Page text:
Less than two weeks ago, a bus with Hungarian students returning from a ski camp experienced a terrible accident in Northern Italy. The vehicle colliding into a pole caught fire and in a few moments, flames and smoke covered everything. Sixteen people died. According to the eye witnesses, one of the teachers managed to escape from the burning bus but he returned several times to save others. At last, he suffered so many injuries that he died in the hospital. The survivors and his students in general are moved when remembering his heroic example as he put into practice Jesus’ words from our text: “Greater love has no one than this: to lay down one’s life for one’s friends”. I guess the same applies to that Polish truck driver who gave his life in December in Berlin in order that the insane terrorist couldn’t smash even more people at the Christmas fair. I am sure you also know many examples of people who gave their life for their friends. Moreover, sometimes for unknown people – knowing that life is precious and it has to be protected in all its fragility.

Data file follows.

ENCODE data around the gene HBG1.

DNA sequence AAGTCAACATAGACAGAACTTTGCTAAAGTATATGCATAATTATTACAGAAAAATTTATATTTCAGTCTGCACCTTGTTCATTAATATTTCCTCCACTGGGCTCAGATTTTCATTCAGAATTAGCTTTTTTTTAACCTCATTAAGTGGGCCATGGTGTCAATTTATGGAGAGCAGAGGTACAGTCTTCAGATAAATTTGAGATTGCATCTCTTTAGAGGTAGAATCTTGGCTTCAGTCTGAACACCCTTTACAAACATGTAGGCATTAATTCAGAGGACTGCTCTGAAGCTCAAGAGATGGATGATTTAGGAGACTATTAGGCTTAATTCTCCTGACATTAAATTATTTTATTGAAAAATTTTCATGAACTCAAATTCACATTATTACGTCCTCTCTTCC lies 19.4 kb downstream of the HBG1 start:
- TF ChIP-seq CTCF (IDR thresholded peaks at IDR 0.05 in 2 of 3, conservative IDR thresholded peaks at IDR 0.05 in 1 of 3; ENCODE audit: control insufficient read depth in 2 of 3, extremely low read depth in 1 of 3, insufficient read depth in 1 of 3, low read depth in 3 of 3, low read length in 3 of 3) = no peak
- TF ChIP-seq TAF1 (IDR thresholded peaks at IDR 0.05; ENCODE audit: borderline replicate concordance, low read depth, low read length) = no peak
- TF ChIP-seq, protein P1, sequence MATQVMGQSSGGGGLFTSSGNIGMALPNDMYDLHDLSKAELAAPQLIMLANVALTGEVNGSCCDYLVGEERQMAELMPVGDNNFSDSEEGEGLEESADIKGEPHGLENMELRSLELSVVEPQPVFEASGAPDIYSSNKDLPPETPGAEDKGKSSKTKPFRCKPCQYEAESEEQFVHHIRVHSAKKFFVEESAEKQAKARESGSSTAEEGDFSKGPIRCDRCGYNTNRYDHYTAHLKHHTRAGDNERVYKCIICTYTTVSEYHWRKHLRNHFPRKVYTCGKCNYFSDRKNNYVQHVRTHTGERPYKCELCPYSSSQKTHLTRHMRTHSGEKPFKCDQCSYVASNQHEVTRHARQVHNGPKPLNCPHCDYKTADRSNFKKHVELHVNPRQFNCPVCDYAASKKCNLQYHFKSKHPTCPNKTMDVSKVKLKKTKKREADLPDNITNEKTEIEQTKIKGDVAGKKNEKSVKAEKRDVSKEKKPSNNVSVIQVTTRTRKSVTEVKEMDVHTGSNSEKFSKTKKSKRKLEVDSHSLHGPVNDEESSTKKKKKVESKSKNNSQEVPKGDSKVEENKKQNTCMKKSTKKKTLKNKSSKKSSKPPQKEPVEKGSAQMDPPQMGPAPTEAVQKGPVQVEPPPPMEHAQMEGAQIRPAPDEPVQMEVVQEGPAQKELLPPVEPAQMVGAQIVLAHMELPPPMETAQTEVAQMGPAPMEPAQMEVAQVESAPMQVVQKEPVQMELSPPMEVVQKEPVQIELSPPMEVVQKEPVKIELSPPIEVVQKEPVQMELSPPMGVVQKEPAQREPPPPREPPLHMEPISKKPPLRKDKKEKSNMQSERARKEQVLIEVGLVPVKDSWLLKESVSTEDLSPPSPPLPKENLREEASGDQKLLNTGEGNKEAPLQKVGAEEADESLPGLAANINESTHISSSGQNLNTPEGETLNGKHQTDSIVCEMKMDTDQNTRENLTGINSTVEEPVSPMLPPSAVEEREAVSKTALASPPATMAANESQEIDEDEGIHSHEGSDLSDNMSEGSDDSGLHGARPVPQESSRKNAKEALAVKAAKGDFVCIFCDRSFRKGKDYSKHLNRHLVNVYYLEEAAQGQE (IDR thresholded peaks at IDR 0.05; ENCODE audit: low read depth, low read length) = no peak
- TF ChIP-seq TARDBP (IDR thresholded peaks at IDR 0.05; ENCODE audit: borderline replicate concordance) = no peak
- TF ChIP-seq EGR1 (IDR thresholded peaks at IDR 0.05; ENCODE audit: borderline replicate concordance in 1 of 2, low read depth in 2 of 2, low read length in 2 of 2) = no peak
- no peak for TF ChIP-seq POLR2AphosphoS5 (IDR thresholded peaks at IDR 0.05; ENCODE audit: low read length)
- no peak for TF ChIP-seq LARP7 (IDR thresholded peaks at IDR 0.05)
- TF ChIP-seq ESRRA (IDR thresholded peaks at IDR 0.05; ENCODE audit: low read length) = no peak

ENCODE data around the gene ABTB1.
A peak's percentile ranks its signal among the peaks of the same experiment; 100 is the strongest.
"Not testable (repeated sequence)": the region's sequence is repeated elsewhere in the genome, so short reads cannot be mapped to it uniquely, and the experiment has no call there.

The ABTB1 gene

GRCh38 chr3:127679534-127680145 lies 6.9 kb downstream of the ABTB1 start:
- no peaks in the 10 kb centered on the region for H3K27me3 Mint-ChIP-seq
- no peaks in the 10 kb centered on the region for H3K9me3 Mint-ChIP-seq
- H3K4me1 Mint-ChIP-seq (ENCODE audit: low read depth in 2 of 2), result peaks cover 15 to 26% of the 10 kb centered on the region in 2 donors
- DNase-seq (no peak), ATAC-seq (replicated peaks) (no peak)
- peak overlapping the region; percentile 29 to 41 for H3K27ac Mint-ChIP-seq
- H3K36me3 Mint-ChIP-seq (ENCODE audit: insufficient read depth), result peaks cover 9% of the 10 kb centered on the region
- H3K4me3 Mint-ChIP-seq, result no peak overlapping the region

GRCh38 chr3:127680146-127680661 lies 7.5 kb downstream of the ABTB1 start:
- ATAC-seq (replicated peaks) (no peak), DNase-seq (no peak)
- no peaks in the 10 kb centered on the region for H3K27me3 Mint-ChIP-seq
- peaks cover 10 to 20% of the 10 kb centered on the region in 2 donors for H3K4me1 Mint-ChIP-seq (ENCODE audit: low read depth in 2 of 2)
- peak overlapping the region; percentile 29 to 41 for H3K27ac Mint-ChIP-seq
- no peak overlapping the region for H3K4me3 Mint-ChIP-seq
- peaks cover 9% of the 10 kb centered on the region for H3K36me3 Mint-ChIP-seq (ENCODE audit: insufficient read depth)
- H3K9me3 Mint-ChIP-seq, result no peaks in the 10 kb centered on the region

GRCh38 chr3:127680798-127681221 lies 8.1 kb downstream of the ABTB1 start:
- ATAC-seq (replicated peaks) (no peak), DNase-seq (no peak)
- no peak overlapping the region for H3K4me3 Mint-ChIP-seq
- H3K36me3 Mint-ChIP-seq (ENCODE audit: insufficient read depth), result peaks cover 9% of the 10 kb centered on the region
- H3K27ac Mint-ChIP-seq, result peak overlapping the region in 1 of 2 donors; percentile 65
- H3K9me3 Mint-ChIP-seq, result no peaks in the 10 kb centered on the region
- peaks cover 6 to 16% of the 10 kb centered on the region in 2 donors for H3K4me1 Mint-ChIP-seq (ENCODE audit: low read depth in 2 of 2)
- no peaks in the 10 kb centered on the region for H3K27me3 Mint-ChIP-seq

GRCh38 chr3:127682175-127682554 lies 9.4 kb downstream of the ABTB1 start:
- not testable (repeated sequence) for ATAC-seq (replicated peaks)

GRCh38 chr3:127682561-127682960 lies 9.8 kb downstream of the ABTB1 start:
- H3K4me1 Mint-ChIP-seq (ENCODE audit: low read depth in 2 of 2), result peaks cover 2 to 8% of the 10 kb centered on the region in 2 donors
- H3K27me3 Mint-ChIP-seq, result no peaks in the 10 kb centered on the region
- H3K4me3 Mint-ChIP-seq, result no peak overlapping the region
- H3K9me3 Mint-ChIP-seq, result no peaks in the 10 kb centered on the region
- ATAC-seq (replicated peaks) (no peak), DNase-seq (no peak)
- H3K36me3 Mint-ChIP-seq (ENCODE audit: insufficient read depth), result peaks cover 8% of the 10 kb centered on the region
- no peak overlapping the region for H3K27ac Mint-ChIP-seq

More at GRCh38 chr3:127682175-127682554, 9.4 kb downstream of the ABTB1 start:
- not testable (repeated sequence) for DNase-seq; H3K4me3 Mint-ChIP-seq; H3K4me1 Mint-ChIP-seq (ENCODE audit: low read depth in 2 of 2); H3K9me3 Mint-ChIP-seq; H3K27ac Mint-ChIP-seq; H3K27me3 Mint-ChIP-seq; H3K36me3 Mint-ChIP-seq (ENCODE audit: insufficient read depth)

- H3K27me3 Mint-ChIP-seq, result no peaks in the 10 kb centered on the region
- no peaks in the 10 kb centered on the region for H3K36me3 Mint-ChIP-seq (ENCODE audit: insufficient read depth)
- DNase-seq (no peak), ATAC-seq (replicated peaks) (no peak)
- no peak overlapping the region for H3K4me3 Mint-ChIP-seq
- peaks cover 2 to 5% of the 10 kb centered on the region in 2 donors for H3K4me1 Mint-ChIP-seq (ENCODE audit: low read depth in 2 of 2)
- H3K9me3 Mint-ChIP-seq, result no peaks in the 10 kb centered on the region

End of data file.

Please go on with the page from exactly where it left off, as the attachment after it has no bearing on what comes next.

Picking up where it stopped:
In this year’s cold winter when many lives have been put to danger, it is worth rereading Oscar Wilde’s short story The Happy Prince. In this story, a swallow travelling into Africa spends the night before departure in the coverage of a statue. At night, he feels a drop of water falling on him but sees at once, that the statue is crying. The statue tells the swallow that he used to spend his lifetime in the Palace of Sans Souci [that is, ‘free from care’] which was surrounded by walls. He did not face the sorrows and misery of the world so the courtiers called him the Happy Prince. Now, standing as a statue on a high pedestal on the main square of the city, he sees the suffering and the need of many people. There is a little boy for example in fever whose mother cannot pay the doctors.